Abstract: Involvement of Guns in Nonfatal Conflict between Adult Children and Their Parents (Society for Social Work and Research 25th Annual Conference - Social Work Science for Social Change)

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296P Involvement of Guns in Nonfatal Conflict between Adult Children and Their Parents

Tuesday, January 19, 2021
* noted as presenting author
Travis Labrum, PhD, Assistant Professor, University of Pittsburgh, PA
Phyllis Solomon, PhD, Professor, University of Pennsylvania, Philadelphia, PA
Background and Purpose: Four percent of all incidents of nonfatal family violence involve the use of a gun. Unfortunately, scant research has examined non-fatal gun use between family members. Indeed, we are unaware of a single study focusing on nonfatal gun use between non-intimate partner family members. The objectives of the present analyses are to examine the frequency, nature, and correlates of nonfatal gun use in incidents of conflict between adult children and their parents, to which police were summoned.

Methods: A population based, cross-sectional design was used of all non-fatal domestic disputes between adult children and their parents to which police responded, in Philadelphia, PA, in 2013 (N = 6,248). Data were drawn from forms required to be completed by police officers when responding to domestic violence calls, regardless of whether an arrest was made. Bivariate and multivariate logistic regression was computed.

Results: Of the 6,248 incidents, 5,486 involved no weapon, 522 involved a bodily weapon, 190 involved a nongun external weapon, and 50 involved a gun. Guns were most often used to threaten victims (66%), with guns less often fired (6%) or used to pistol whip victims (4%). Compared to incidents involving a bodily weapon, when guns were involved, offenders were less likely to have pushed, grabbed, or punched the victim and victims were less likely to have visible injuries; however, offenders were more likely to have threatened victims and victims were more likely to be observed as frightened. Gun involvement was not less likely when any of following were noted: prior history of domestic violence, domestic violence reports previously made, a domestic violence restraining order of any type ever issued, and offender violating domestic violence restraining orders. When guns were involved, officers were more likely to check if a domestic violence restraining order was in place, if the offender had a permit to carry a firearm, and to collect firearm as evidence. When guns were involved, police officers were not more or less likely to provide victims with information regarding available services.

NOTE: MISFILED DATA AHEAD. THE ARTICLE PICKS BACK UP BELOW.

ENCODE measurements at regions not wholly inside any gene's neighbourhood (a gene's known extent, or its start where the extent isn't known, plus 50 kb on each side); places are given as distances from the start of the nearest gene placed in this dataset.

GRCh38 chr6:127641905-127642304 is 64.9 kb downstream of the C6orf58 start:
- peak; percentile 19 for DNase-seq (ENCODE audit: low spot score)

Conclusions and Implications: When guns are used nonfatally, evidence suggests they are primarily used to threaten victims, with physical violence most commonly not occurring. Findings suggest policies intending to prohibit firearm access by persons with misdemeanors of domestic violence or domestic violence restraining orders may not be effective among offenders of nonfatal adult child-parent violence; research needs to examine obstacles to effective implementation of said policies. Considerable improvement could be made in the frequency in which officers provide information to victims of nonfatal gun use regarding available services (i.e. domestic violence information card, victim assistance, advocate follow up, or domestic violence restraining orders). For example, officers provided victims of non-fatal gun use with information regarding restraining orders and victim assistance in only 42% of incidents. Social workers need to be aware of these findings as they are often providers of victim services. They need to advocate for improvement to be made regarding information provided to victims, as it is a matter of social justice.